This happens a couple of times a night and is entertaining for a few minutes.
D’Talipapa (Wet Market) – Bonus Food Tip!
I wanted to include this as it was my favorite part of the Boracay experience. But unfortunately the D’Talipapa complex was damaged by fire in 2017 and closed down.
A new market has opened up near Station 3 called Tindahan it Boracay. I have not yet had a chance to try it but I would assume it to offer much of the same thing.
I made a daily trip to D’Talipapa in the mid afternoon for a big feast of lobster, prawns (shrimp), crab, squid, or anything else I felt like on the day.
Sounds expensive right?
In my experience, two to four people could eat until they drop for about p2,000 all up ($50 US) depending on what you buy.
Much cheaper than you will find at the waterfront restaurants!
Of course, you will have to haggle on price. Again the best tip here is to have a local negotiate on your behalf if you are traveling with one, or have met one along the way.
The market was surrounded by restaurants that cook up your recently purchased seafood for a couple of hundred pesos with your choice of sauce and rice included.
I am sure that some enterprising locals have setup similar offerings around the new market.
It was not a flashy experience in terms of your surroundings, but the food was amazing!
Here we will provide you with just an overview of what is on offer. As you can see there is a lot and it really needs it’s own post.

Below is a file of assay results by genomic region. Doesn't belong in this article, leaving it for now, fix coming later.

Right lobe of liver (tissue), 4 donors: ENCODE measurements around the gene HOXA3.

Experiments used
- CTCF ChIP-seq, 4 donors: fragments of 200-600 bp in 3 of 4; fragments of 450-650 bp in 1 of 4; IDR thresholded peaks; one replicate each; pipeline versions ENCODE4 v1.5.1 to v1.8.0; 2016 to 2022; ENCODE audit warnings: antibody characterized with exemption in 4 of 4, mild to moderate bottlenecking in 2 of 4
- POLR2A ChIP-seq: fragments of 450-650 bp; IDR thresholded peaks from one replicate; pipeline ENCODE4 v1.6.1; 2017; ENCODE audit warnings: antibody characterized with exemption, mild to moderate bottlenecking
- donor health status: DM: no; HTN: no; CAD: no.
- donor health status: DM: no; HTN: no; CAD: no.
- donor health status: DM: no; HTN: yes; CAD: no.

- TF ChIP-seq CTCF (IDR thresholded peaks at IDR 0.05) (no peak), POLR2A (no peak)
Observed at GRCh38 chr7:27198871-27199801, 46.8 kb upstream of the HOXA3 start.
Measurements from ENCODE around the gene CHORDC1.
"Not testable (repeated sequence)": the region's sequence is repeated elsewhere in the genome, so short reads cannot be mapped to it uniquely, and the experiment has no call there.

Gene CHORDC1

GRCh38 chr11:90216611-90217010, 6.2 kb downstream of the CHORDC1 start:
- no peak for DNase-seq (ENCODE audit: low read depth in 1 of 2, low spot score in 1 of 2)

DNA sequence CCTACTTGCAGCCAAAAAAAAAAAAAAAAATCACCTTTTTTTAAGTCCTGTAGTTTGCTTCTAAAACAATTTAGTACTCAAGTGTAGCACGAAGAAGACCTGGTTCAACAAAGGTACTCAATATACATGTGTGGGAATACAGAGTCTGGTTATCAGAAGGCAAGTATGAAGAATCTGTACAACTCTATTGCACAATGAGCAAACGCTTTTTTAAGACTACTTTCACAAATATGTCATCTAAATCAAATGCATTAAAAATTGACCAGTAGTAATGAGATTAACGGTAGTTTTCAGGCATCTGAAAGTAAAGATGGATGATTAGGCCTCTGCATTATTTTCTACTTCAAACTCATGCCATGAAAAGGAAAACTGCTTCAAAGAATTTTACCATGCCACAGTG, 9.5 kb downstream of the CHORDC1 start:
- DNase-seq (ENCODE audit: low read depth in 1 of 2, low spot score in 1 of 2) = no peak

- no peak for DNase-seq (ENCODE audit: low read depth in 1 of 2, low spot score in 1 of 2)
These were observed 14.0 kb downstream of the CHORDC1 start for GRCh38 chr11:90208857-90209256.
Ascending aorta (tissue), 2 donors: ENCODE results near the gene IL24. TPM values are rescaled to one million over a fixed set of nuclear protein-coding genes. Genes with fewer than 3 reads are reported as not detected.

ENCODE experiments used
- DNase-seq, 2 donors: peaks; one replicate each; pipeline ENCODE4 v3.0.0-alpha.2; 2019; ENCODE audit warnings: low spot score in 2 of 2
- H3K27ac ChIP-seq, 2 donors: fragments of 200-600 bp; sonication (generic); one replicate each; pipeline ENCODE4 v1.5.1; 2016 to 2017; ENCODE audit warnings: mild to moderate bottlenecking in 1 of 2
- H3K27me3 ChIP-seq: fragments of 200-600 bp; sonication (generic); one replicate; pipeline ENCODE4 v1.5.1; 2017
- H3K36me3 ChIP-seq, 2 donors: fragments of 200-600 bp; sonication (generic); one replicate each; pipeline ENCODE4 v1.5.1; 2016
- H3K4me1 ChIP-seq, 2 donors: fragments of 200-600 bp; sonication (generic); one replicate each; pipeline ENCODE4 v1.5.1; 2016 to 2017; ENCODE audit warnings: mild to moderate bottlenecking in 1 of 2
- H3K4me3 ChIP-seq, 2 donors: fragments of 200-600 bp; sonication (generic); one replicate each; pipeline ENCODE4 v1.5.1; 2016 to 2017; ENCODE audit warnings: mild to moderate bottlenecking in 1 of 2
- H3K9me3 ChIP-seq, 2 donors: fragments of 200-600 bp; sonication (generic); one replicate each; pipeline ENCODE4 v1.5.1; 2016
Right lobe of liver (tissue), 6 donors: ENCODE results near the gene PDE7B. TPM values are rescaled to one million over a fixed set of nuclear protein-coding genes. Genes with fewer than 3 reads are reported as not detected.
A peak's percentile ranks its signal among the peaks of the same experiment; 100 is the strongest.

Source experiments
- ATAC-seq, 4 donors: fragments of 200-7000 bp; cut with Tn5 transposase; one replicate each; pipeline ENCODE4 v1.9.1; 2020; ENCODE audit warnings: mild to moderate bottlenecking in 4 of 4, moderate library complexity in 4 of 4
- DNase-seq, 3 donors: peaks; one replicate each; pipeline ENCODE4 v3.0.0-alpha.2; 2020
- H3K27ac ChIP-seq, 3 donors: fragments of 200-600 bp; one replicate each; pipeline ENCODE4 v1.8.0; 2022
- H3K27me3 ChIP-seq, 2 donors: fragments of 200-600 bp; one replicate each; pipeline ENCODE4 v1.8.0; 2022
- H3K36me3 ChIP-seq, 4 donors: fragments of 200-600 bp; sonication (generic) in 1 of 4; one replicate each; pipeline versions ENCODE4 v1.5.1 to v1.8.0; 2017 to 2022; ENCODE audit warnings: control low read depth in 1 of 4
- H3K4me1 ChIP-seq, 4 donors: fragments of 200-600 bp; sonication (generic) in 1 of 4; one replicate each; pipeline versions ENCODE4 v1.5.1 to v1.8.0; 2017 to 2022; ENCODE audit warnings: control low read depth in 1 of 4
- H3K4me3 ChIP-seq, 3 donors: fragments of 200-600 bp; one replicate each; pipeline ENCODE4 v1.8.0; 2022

Be sure to check out our detailed post for a complete list of Boracay activities for all the details on each activity, and more!
There are lots of beaches on the island. The majority of which get very few visitors.
They are all just a short tricycle ride away if you are in the mood to do some exploring.
- White Beach – where all the action is!
- Puka Shell Beach – northern tip of the island.
- Ilig-Iiligan Beach – quiet and isolated island hideaway
- Bulabog Beach – hub for water sports
There is a long list of water sports and you will see both White Beach and Bulabog beach a hype of activity every day, and into the evening with these activities:
- Banana Boat
- Cliff jumping
- Helmet Diving
- UFO Ride
- Paddle Boarding
- Jet Skiiing
- Mermaid Swimming
- Island Hopping
- Scuba Diving
- Glass Bottom Boating
- Aqua Fun recreation Park
- Kite surfing
- Wind Surfing
Plenty on offer for those who prefer dry land. This list is excluding nightlife – which we will get to shortly.
- ATV Tour
- Tindahan it Boracay (Wet) Market
- Regular Markets
- Shopping in D-mall
- Rock Climbing
- Reverse Bungee (p1,700)
The nightlife is the best you will find on a Filipino island. But this is mostly because other islands have none!
The bars can be very hit & miss. One night a venue will be buzzing with people and have a packed dance floor, with great tunes playing.
The next it will be deserted with cheesy garbage blaring through the speakers.
Best to not get attached to any one spot and float around until you find a vibe that you enjoy.
There are countless quiet bars along the beachfront area. Those mentioned below are more geared towards the party side of things.
Wave Bar & Lounge
This is my favorite bar as it has a few options for your surroundings, and probably the only place with a bit of class (the indoor part anyway).
There is an upstairs area with bar, dance floor and gets a pretty good atmosphere when it draws a crowd.
If it doesn’t the pub crawl will roll in at some stage and the place will be packed for half an hour.
Downstairs is an outdoor bar, and across from there, you can sit on the beach area.
This venue sits right at the entrance to D-Mall facing the beach.